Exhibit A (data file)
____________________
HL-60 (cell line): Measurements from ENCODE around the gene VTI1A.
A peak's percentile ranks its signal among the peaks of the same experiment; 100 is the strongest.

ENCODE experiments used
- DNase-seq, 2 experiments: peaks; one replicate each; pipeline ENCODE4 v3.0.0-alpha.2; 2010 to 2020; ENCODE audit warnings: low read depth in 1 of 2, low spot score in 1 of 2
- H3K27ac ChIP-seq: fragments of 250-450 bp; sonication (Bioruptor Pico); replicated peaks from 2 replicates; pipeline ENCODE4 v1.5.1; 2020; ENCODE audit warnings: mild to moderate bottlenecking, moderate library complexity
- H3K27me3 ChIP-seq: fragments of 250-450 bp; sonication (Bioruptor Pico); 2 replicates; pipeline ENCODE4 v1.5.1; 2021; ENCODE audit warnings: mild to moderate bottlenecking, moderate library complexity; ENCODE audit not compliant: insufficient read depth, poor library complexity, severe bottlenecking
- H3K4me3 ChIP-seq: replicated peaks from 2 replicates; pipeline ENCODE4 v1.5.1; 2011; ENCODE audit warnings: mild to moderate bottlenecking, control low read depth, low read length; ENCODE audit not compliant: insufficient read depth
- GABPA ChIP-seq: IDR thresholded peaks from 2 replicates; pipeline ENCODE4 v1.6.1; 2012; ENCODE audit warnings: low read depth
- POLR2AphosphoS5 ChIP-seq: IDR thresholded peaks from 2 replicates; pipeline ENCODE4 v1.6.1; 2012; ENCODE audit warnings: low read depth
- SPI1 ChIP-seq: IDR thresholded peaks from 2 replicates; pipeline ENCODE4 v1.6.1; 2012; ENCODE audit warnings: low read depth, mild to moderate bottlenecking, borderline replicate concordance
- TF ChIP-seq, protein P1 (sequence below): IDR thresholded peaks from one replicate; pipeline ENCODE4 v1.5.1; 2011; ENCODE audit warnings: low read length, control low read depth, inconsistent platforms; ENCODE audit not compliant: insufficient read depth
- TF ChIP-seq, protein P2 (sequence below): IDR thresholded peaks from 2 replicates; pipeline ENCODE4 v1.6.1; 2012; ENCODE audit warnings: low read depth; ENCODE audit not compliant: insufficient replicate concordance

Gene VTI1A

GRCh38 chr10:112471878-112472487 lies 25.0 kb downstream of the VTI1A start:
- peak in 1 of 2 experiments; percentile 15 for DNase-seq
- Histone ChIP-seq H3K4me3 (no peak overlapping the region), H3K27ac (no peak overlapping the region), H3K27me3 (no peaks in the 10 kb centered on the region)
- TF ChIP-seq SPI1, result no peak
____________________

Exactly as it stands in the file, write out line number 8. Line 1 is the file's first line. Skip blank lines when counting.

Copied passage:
- GABPA ChIP-seq: IDR thresholded peaks from 2 replicates; pipeline ENCODE4 v1.6.1; 2012; ENCODE audit warnings: low read depth